The field of strategic management has developed significantly since its birth from "business policy" and "business planning" in the 1960s. Pioneering studies were essentially normative, prescriptive, and often based on in-depth case studies. The evolution of strategic management into a respected field of academic study resulted from the adoption of research methods previously employed in economics. Today, research in strategic management is likely to employ a mixture of methods borrowed from related and unrelated disciplines, such as politcal sciences, psychology, neuroscience, and behavioral economics, which can be confusing to researchers new to the field.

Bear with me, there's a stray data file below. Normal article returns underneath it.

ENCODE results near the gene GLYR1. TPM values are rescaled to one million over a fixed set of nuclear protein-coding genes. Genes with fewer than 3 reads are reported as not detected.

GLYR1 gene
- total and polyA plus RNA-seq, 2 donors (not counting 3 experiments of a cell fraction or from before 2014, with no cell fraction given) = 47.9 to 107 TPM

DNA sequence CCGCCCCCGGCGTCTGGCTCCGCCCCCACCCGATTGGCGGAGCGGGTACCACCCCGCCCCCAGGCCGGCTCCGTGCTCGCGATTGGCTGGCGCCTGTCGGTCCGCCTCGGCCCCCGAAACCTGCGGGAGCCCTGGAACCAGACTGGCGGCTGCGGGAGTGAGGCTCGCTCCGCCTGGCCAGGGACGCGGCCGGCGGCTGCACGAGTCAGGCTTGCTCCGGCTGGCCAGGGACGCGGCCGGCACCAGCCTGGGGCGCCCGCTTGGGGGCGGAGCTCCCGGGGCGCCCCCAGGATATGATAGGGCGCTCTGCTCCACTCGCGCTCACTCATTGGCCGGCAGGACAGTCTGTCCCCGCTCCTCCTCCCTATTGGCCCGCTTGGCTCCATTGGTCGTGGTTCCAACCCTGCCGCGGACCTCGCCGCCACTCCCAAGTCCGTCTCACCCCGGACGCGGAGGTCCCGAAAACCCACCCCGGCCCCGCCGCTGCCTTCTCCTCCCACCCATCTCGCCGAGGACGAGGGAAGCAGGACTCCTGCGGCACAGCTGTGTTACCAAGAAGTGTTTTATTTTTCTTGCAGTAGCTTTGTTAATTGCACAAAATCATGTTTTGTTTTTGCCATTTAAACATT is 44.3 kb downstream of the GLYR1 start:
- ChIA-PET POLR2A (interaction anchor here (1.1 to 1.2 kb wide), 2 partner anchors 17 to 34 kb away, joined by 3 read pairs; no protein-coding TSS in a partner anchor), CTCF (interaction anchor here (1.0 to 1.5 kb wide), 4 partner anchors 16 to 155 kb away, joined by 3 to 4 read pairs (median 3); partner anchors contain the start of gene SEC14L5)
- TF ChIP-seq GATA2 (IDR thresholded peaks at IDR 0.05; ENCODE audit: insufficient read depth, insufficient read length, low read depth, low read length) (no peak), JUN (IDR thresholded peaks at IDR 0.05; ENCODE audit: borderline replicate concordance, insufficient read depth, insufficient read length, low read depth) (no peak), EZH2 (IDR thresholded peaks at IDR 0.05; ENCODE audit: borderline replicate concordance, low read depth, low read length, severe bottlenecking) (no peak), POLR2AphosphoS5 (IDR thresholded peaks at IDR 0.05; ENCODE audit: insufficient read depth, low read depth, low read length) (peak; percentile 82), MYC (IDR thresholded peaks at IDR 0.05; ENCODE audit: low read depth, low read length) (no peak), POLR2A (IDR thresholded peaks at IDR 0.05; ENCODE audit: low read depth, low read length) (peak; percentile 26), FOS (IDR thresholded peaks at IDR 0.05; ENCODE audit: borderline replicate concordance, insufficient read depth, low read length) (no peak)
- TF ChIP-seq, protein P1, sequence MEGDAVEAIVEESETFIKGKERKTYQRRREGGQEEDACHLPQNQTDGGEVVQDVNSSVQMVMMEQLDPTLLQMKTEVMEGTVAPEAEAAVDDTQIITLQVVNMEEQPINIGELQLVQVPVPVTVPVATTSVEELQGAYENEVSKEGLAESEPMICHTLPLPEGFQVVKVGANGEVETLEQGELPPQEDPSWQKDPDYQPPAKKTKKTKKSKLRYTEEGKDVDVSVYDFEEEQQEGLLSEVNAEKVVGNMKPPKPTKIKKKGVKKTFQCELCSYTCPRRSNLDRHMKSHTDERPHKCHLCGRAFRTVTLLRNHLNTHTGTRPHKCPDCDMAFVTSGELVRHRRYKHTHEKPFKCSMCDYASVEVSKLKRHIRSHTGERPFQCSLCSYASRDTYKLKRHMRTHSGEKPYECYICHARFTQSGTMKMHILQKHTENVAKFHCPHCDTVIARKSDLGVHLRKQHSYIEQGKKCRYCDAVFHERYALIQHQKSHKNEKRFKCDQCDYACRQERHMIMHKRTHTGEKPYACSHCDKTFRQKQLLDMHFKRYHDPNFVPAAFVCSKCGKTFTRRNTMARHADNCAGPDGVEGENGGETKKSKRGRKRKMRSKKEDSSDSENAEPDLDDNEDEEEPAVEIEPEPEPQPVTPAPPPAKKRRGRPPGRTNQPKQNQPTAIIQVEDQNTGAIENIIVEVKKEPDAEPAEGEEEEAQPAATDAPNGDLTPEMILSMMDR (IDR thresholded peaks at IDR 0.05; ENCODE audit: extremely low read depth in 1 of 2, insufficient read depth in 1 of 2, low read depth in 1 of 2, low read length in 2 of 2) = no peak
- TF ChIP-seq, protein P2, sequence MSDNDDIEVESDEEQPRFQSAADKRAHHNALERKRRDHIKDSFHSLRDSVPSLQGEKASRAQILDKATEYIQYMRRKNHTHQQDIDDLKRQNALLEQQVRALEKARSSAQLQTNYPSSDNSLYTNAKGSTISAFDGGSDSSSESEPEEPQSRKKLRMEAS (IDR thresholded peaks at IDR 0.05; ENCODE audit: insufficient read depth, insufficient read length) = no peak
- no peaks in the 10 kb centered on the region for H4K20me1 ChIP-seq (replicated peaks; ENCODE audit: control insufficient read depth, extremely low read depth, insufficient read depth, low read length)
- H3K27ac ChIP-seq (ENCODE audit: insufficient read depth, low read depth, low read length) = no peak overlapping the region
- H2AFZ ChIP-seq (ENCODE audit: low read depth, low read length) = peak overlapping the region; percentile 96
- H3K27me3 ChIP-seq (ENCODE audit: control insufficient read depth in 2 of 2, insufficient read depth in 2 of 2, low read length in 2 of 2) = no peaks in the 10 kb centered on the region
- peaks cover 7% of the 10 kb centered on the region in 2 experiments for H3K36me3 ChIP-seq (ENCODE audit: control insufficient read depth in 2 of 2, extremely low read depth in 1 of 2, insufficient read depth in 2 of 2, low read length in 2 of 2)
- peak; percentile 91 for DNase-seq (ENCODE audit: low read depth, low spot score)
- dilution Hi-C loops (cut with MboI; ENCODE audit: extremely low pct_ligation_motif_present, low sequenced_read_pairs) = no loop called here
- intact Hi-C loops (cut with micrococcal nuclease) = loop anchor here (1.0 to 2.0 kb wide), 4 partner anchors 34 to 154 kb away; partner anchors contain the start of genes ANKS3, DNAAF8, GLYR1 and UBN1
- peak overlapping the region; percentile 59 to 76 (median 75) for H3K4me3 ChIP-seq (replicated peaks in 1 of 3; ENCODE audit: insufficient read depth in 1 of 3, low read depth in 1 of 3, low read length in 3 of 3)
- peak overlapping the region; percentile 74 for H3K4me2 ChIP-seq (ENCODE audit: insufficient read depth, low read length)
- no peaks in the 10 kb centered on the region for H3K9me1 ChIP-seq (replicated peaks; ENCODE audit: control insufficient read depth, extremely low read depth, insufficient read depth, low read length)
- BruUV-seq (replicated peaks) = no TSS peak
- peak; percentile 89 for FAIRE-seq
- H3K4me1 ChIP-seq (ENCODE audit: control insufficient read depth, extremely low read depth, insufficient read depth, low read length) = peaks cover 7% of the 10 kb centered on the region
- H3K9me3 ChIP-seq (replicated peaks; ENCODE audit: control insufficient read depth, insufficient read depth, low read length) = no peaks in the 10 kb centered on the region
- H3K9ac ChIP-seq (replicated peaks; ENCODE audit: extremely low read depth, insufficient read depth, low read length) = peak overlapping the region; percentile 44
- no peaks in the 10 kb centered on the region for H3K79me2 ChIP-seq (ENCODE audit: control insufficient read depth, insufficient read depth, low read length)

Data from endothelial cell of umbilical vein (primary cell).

This book provides the reader with a broad introduction to the array of qualitative and quantitative research methods required to investigate strategic management. Throughout the book, strong emphasis is placed on practical applications that transcend the mere analysis of the theoretical roots of single research methods. The underlying result is a book that encourages and aids readers to "learn by doing" – in applying the implications of each chapter to their own research.
This text is vital reading for postgraduate students and researchers focused on business strategy.